Tom Strong’s Terrific Tales


Alan Moore is the best writer working in any medium today.

Most writers have one or two voices, and by voice I mean the way they write. It’s probably possible to quantify writer’s voice by doing things like seeing whether their use of punctuation forms a pattern, finding their adjective/noun ratio and counting words to find the average length of their sentences. (Culture and attitude would play a role as well.) Without doing any of those things, I can tell you that Terry Pratchett wrote like a happier Douglas Adams, that Moore showed with his encyclopedic League of Gentleman series that he can imitate the voice of almost any writer he chooses, and that his default voice is compassionate and as original as it is endlessly referential.

Moore’s towering achievement with the Tom Strong series is the creation of a character that feels as iconic as Tarzan, James Bond or Doctor Who, and seems as though it were written by as many people across a similar time span. This effect is aided by the variety of settings and genres the character exists in, and even his varying characterisations. Tom Strong is the child of a Victorian scientist shipwrecked on the island of Attabar Teru, who forced his son to spend his childhood in a gravity chamber. After an earthquakes kills his parents, Strong escapes from his chamber and lives with the local natives, regularly ingesting the root that gives them long life. As an adult he migrates to the Millennium City in America, where he uses his strength and genius for invention to become the greatest Science Hero ever.

I strongly recommended reading at least some of the original series before going onto Terrific TalesTerrific Tales itself contains three stories each issue. The first is about the adult Tom Strong, the third is about his coming of age on Attabar Teru, and the middle is about Jonni Future, an implausibly proportioned archaeologist who takes her deceased uncle’s position as a pulp hero millions of years in the future. Her stories were good, including one where it turned out that the man who stole the moon is actually a pretty cool guy, but I was distracted by the fact that the main character looked like she’d been drawn be men who had never actually seen a real woman, and only heard exaggerated third hand accounts.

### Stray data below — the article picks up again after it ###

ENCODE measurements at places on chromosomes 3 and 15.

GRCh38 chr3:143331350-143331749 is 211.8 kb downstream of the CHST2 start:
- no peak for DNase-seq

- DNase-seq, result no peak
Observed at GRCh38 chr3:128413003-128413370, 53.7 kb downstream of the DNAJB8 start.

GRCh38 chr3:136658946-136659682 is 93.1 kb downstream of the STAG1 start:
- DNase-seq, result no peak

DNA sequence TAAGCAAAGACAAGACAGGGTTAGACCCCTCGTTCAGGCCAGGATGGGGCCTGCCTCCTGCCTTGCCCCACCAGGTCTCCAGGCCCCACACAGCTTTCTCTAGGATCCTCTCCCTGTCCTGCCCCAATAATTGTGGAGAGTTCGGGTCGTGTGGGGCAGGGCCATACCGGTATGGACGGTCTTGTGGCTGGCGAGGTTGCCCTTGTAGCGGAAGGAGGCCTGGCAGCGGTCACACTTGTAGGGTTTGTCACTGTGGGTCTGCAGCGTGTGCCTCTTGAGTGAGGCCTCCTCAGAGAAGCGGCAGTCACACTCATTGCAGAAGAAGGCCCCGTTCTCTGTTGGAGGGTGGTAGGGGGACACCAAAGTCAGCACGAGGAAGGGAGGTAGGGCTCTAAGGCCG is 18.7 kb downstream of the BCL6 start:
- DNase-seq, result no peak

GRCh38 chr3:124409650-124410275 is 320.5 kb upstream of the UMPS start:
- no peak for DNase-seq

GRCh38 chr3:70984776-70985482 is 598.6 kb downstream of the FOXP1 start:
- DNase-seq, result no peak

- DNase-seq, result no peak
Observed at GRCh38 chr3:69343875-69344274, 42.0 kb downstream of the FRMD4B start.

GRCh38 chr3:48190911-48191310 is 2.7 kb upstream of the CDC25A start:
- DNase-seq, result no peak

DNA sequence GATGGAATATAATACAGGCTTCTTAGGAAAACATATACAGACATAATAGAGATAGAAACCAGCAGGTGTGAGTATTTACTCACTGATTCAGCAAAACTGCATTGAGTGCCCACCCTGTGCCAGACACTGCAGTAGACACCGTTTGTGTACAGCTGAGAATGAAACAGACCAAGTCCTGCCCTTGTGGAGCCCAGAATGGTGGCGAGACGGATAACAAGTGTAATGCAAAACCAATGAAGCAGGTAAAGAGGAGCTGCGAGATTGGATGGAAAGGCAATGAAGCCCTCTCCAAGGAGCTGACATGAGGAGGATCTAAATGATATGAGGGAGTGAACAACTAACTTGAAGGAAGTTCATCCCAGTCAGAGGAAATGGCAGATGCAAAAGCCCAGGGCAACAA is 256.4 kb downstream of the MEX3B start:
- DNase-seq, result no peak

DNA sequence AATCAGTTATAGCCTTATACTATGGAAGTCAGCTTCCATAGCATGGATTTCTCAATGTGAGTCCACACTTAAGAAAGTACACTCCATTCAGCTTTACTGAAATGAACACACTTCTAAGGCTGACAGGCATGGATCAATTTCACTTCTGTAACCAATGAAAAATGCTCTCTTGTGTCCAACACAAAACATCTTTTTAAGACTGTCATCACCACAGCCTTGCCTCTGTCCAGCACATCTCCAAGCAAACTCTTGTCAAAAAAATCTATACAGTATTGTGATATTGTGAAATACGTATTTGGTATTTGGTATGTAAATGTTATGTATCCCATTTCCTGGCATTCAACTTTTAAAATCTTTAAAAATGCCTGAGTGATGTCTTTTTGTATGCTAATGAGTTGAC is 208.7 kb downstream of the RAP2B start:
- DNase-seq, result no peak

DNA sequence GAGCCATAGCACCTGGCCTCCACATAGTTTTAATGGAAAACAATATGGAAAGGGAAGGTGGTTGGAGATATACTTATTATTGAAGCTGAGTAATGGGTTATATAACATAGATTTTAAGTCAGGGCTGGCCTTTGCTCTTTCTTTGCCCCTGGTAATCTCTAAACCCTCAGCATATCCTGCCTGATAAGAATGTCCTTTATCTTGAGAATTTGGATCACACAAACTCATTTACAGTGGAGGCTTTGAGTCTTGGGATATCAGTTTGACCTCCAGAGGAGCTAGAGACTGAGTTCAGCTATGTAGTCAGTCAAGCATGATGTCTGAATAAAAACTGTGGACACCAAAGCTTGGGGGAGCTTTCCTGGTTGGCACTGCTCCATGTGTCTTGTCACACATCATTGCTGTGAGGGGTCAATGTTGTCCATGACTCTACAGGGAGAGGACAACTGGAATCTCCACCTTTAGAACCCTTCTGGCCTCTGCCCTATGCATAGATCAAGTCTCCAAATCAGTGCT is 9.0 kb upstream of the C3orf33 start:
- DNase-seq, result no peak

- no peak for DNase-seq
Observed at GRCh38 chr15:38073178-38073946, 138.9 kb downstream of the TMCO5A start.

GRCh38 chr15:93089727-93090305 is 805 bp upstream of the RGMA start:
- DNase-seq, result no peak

To my mind, three self-contained narratives in one issue equals value for your money. I’d be very satisfied if I bought in at a newsagent.

My instructions to you are thus: if you can, read about Tom Strong and then check out his Terrific Tales. If neither is possible at this point in time, than you must read the next book you see with the name Alan Moore on the cover.


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